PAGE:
Can the MSS be built on a Raspberry Pi or can a RPi be used as a client system?
Yes, surely, it can be built as Raspberry Pi is a wonderful platform which is a hacker's dream come true and virtually anything is achievable and on a daily basis new limits are being set.
But when it comes to deciding hardware for the MSS we think it is only possible to create an experimental version on the RPi for the following reasons -
- The Raspberry Pi Hardware becomes obsolete very quickly with new advances and hardware releases, hence no new stable OS supports old boards for long term, thus leaving you with unsupported hardware very soon. Even big distributions struggle to get their new releases working on all Pi variants.
- There is severe lack of availability of all educational software that makes the MSS so useful and there is even less motivation to build the software for something that keeps on changing very rapidly.
- Performance is not as reliable and powerful as one would expect for unpredictable and varying desktop computing loads.
- Setup and maintenance is complicated and requires deep technical know-how of the hardware build, thus making it good only for specialised tasks and requires specialised technicians, thus making it akin to a proprietary product. This is detrimental to the scaling and equitable expansion requirements of solving the educational crisis.
- The Raspberry Pi runs the
entire operating system from a micro-SD card (which is one of the
reasons it’s slow), and the SD card does eventually wear out than most other currently used storage media.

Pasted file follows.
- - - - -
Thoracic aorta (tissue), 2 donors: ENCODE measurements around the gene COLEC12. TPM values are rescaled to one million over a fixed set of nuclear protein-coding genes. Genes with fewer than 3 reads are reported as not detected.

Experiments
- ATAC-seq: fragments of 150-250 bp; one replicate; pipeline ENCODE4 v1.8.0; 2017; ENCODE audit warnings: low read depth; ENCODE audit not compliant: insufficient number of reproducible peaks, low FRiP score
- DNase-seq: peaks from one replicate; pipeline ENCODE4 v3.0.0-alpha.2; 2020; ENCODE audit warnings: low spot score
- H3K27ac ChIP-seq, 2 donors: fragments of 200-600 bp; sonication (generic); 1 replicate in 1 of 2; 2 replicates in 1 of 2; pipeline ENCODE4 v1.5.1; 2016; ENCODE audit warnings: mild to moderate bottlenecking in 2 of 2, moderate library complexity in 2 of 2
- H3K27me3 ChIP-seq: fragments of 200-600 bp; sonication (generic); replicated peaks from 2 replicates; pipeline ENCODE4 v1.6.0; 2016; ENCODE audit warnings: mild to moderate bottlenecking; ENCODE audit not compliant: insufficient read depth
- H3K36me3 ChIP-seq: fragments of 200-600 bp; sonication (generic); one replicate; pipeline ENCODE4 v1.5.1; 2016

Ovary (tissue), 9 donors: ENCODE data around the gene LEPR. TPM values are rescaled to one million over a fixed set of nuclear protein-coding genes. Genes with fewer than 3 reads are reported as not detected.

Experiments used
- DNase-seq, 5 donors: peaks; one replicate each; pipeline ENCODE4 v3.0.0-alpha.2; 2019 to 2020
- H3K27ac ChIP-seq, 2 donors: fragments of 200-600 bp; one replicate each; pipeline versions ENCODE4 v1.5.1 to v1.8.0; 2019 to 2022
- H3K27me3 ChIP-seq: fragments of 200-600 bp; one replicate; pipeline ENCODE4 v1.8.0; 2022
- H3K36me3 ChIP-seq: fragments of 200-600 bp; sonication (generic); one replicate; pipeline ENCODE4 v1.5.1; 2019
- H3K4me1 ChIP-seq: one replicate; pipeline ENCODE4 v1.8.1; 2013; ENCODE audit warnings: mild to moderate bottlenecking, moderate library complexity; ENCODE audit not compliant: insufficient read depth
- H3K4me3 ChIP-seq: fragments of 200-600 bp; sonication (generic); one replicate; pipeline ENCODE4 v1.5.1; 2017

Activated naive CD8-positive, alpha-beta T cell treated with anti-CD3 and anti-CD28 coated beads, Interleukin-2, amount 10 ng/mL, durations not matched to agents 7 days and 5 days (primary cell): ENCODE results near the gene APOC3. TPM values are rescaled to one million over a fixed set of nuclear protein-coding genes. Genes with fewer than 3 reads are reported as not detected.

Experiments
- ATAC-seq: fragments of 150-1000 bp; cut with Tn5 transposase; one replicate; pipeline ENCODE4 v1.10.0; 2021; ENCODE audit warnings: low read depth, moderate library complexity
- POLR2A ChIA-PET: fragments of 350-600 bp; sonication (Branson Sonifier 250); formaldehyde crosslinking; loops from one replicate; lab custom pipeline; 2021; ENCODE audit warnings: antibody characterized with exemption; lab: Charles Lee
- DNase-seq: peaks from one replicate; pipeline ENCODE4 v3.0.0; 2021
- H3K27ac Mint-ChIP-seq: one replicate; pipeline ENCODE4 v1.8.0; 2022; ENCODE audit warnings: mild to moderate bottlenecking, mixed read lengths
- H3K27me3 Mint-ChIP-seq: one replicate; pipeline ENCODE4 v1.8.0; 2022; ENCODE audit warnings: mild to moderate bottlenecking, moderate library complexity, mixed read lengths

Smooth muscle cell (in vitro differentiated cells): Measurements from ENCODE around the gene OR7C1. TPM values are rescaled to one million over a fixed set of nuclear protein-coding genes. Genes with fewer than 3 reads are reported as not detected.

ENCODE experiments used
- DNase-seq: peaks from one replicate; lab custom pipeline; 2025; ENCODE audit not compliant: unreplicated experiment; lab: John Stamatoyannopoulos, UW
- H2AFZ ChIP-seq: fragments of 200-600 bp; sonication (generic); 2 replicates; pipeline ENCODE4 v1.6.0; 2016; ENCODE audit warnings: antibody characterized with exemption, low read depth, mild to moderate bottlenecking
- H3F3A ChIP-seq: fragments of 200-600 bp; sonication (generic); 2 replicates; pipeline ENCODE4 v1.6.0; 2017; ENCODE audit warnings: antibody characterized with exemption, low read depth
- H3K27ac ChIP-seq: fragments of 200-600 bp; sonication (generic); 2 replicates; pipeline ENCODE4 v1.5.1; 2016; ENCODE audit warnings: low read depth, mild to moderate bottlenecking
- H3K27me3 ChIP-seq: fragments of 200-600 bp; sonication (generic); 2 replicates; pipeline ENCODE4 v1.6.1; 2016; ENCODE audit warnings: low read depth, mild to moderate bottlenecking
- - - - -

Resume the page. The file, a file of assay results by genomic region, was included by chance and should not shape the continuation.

- If large data storage on HDD/SSD is a requirement then, yes it is possible, but with complicated hacks and add-ons which will also result in cost escalations.
- RAM is limited to 1 GB, thus limiting its usage contexts as far as a school's ICT infrastructure is concerned, at least as envisioned by the MSS team.
- Ethernet speeds are limited or require hacks/add-ons to extract the full potential which will prove a bottleneck and also result in cost escalations.
Just to clarify that complications related to the RPi make it very useful as a learning device to learn how hardware and different components of OS such as the kernel and user space function, but not as a ready made product for the end user till someone from the community comes up with a viable OS image that can be deployed on SSD/HDD for everyday use and for the long term.
Hence, though it is an excellent platform for tinkering and for deeply specialised IoT products and applications, it is not yet which can replace production grade server or desktop computing.
* All above information is based on data about the Raspberry Pi available on this article's publishing date.
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Isn't this the same old thin-client technology?
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